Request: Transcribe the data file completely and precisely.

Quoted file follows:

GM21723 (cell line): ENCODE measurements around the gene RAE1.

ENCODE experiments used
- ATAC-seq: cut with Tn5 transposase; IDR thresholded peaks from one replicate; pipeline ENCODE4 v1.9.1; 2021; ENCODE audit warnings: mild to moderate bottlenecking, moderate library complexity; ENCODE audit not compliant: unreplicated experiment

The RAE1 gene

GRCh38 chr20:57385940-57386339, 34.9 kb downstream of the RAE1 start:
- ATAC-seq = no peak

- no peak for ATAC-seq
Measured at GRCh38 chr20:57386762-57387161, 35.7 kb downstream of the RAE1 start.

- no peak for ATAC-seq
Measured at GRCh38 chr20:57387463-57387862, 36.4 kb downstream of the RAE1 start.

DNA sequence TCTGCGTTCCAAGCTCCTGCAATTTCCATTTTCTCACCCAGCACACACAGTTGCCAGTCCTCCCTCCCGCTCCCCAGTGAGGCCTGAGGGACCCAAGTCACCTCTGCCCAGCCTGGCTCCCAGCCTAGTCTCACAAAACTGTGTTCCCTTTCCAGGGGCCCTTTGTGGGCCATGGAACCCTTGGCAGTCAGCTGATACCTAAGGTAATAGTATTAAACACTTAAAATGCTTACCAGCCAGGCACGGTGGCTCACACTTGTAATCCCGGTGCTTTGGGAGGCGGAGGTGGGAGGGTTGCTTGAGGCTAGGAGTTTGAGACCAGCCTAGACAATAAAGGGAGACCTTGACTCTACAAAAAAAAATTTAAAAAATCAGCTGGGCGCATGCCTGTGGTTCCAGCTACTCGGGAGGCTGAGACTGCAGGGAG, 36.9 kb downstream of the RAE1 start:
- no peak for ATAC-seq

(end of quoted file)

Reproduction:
GM21723 (cell line): ENCODE measurements around the gene RAE1.

ENCODE experiments used
- ATAC-seq: cut with Tn5 transposase; IDR thresholded peaks from one replicate; pipeline ENCODE4 v1.9.1; 2021; ENCODE audit warnings: mild to moderate bottlenecking, moderate library complexity; ENCODE audit not compliant: unreplicated experiment

The RAE1 gene

GRCh38 chr20:57385940-57386339, 34.9 kb downstream of the RAE1 start:
- ATAC-seq = no peak

- no peak for ATAC-seq
Measured at GRCh38 chr20:57386762-57387161, 35.7 kb downstream of the RAE1 start.

- no peak for ATAC-seq
Measured at GRCh38 chr20:57387463-57387862, 36.4 kb downstream of the RAE1 start.

DNA sequence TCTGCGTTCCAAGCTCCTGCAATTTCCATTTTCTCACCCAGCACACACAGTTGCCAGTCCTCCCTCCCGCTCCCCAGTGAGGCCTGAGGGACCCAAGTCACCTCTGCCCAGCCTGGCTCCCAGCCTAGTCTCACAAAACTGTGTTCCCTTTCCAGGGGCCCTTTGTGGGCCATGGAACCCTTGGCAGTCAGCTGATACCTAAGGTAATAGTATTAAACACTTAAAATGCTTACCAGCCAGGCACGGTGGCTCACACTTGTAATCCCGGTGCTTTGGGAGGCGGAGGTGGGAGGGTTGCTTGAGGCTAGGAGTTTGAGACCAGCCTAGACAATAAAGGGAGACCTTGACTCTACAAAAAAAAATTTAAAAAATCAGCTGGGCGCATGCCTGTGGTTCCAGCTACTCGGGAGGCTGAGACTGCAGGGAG, 36.9 kb downstream of the RAE1 start:
- no peak for ATAC-seq